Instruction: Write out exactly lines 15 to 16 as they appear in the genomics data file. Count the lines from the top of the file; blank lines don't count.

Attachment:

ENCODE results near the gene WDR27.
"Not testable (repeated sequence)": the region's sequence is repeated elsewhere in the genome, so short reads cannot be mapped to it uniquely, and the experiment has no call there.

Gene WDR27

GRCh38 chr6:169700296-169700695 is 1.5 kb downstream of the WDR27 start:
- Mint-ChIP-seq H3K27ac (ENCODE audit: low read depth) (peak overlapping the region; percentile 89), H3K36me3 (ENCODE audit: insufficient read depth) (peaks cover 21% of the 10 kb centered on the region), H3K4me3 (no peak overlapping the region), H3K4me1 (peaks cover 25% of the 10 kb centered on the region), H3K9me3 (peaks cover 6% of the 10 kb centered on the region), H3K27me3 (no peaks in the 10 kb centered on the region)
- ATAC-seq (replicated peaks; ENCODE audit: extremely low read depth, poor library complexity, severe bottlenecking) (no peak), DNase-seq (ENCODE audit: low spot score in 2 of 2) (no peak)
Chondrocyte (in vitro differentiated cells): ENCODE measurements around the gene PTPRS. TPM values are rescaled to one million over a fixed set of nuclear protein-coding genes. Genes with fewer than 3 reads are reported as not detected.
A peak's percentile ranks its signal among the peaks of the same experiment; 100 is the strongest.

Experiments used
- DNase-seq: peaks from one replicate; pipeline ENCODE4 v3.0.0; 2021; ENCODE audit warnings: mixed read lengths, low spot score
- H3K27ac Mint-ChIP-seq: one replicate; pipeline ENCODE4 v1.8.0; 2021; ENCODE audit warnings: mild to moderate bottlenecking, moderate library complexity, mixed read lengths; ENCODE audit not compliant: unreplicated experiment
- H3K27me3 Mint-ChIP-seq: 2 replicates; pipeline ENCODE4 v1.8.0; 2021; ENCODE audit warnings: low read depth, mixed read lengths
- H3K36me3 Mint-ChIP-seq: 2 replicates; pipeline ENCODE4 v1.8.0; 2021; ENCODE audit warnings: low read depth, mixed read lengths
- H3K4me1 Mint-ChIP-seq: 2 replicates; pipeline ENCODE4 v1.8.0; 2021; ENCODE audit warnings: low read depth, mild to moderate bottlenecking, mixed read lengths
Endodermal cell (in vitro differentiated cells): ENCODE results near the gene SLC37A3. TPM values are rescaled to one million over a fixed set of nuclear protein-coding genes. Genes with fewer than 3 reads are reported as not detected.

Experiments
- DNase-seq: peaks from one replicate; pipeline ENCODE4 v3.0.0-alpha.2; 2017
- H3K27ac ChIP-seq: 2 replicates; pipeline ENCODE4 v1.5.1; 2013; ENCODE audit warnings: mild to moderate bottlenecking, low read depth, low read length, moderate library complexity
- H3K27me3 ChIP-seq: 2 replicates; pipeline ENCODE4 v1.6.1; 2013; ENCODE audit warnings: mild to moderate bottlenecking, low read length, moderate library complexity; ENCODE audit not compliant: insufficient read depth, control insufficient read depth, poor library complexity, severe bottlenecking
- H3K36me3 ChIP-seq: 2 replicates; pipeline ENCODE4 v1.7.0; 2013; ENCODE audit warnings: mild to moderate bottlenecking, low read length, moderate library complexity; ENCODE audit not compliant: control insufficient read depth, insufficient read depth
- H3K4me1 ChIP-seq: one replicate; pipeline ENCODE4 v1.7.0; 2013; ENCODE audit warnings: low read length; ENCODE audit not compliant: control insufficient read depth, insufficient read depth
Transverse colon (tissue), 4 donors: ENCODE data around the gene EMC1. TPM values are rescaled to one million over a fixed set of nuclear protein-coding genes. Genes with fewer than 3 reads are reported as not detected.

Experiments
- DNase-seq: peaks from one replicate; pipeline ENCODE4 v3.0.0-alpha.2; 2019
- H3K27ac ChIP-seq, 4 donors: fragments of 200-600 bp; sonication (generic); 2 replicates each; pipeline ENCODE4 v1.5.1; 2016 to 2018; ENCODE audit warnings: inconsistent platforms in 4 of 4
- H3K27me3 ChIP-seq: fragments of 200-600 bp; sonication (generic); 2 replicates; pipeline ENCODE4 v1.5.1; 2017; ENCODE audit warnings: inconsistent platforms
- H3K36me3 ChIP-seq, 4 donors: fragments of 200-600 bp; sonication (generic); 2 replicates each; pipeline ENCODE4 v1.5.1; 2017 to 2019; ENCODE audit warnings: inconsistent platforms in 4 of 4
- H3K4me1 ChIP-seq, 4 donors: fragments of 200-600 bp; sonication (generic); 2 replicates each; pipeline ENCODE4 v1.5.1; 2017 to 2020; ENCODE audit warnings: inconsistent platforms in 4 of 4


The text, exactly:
Endodermal cell (in vitro differentiated cells): ENCODE results near the gene SLC37A3. TPM values are rescaled to one million over a fixed set of nuclear protein-coding genes. Genes with fewer than 3 reads are reported as not detected.

Experiments